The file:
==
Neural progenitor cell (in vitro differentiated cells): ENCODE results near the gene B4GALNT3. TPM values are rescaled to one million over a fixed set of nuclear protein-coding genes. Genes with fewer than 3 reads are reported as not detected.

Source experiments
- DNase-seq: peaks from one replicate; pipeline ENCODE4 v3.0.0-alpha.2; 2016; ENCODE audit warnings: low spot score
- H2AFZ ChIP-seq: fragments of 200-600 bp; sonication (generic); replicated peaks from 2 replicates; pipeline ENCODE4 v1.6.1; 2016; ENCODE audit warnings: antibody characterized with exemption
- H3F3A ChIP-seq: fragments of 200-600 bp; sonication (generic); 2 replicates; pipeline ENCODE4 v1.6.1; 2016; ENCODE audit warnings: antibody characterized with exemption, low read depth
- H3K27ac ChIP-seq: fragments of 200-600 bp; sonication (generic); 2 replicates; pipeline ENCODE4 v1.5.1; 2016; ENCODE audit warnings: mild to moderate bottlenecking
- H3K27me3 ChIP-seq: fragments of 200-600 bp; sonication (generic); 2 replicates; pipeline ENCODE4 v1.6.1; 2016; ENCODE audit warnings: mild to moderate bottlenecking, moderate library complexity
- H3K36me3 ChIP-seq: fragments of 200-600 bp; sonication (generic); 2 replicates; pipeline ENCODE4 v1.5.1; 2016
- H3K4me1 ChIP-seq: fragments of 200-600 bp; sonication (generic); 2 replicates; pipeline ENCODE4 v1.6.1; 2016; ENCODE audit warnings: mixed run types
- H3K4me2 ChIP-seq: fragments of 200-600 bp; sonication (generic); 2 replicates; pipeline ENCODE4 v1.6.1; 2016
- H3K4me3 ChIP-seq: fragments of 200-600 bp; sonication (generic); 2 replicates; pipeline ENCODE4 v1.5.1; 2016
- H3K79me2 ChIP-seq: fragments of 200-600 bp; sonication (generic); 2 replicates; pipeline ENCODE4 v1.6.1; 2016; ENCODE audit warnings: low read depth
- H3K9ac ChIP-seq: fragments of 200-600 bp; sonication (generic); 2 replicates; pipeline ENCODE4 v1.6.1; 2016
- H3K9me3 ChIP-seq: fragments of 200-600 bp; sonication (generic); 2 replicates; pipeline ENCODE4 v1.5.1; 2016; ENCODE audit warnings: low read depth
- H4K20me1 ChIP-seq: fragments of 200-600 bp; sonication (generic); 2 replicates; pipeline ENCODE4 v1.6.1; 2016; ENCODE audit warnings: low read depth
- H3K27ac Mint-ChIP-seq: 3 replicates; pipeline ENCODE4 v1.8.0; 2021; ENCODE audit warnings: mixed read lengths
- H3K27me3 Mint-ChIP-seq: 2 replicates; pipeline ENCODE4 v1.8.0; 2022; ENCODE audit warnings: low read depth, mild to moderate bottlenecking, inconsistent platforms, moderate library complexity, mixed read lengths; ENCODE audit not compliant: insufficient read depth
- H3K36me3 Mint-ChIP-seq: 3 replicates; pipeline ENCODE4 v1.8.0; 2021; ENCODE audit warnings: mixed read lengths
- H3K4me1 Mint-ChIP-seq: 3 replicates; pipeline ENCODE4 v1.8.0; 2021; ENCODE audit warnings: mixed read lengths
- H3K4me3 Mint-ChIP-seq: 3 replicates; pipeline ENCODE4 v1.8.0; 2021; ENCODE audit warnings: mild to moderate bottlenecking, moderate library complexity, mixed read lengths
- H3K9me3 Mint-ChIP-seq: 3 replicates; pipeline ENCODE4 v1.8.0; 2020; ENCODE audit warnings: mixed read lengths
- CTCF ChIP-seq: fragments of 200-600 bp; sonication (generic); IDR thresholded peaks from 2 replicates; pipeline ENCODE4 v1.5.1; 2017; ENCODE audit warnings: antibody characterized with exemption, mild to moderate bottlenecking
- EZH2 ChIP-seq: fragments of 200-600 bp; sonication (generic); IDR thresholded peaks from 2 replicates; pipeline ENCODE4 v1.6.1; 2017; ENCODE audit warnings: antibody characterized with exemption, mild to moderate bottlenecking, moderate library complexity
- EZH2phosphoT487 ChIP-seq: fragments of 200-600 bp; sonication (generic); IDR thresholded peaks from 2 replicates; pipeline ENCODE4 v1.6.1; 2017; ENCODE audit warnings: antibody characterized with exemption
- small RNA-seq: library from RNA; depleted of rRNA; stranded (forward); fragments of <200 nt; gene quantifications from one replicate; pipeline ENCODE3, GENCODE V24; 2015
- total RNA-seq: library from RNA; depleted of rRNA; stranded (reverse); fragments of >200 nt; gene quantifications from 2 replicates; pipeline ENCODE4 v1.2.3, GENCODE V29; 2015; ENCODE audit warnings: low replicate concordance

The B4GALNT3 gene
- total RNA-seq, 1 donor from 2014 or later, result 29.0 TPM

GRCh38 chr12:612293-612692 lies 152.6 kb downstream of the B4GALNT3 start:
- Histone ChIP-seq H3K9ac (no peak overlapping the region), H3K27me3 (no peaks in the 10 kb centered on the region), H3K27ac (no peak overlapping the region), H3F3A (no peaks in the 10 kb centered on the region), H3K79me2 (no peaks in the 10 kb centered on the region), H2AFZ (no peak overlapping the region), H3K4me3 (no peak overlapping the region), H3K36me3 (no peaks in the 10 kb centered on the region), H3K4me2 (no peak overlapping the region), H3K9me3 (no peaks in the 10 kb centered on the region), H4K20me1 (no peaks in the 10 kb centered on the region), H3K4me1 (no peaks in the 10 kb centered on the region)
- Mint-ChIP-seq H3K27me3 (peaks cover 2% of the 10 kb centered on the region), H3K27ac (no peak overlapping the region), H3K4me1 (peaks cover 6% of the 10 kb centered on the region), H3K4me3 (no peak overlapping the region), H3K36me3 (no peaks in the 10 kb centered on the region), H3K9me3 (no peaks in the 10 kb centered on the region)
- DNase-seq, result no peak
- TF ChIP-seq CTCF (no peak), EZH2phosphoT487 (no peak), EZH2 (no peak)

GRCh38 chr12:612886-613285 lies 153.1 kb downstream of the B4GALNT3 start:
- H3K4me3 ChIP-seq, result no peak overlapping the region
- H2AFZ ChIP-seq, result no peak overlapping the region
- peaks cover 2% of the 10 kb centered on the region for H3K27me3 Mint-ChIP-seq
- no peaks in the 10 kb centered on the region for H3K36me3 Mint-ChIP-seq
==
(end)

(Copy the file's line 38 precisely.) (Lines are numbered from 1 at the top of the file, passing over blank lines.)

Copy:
- no peaks in the 10 kb centered on the region for H3K36me3 Mint-ChIP-seq